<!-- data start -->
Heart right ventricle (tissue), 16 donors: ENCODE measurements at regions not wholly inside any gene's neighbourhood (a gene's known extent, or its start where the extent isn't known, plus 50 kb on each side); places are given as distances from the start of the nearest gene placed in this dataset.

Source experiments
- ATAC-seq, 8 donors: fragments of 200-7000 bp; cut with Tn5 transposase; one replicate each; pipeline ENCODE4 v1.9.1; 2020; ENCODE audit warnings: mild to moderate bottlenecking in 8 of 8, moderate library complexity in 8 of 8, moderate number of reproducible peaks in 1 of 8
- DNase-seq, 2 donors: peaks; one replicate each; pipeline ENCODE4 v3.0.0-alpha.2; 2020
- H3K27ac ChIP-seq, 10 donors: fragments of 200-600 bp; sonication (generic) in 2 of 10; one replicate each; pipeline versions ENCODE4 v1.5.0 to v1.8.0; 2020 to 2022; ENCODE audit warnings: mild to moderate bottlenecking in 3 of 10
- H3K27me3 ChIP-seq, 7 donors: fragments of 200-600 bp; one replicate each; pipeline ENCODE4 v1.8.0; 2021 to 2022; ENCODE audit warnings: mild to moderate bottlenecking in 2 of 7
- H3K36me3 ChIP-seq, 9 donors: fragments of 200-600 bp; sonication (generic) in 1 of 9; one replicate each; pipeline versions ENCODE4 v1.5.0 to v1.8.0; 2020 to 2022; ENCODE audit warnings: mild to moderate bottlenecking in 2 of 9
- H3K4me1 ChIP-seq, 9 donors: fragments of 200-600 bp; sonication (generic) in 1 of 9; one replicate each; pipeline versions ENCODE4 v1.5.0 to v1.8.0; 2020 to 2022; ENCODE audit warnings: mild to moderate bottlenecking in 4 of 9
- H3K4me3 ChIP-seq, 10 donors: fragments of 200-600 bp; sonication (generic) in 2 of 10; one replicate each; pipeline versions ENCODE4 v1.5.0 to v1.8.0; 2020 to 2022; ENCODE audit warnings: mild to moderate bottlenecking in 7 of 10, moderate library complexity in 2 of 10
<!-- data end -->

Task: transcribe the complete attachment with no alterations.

Heart right ventricle (tissue), 16 donors: ENCODE measurements at regions not wholly inside any gene's neighbourhood (a gene's known extent, or its start where the extent isn't known, plus 50 kb on each side); places are given as distances from the start of the nearest gene placed in this dataset.

Source experiments
- ATAC-seq, 8 donors: fragments of 200-7000 bp; cut with Tn5 transposase; one replicate each; pipeline ENCODE4 v1.9.1; 2020; ENCODE audit warnings: mild to moderate bottlenecking in 8 of 8, moderate library complexity in 8 of 8, moderate number of reproducible peaks in 1 of 8
- DNase-seq, 2 donors: peaks; one replicate each; pipeline ENCODE4 v3.0.0-alpha.2; 2020
- H3K27ac ChIP-seq, 10 donors: fragments of 200-600 bp; sonication (generic) in 2 of 10; one replicate each; pipeline versions ENCODE4 v1.5.0 to v1.8.0; 2020 to 2022; ENCODE audit warnings: mild to moderate bottlenecking in 3 of 10
- H3K27me3 ChIP-seq, 7 donors: fragments of 200-600 bp; one replicate each; pipeline ENCODE4 v1.8.0; 2021 to 2022; ENCODE audit warnings: mild to moderate bottlenecking in 2 of 7
- H3K36me3 ChIP-seq, 9 donors: fragments of 200-600 bp; sonication (generic) in 1 of 9; one replicate each; pipeline versions ENCODE4 v1.5.0 to v1.8.0; 2020 to 2022; ENCODE audit warnings: mild to moderate bottlenecking in 2 of 9
- H3K4me1 ChIP-seq, 9 donors: fragments of 200-600 bp; sonication (generic) in 1 of 9; one replicate each; pipeline versions ENCODE4 v1.5.0 to v1.8.0; 2020 to 2022; ENCODE audit warnings: mild to moderate bottlenecking in 4 of 9
- H3K4me3 ChIP-seq, 10 donors: fragments of 200-600 bp; sonication (generic) in 2 of 10; one replicate each; pipeline versions ENCODE4 v1.5.0 to v1.8.0; 2020 to 2022; ENCODE audit warnings: mild to moderate bottlenecking in 7 of 10, moderate library complexity in 2 of 10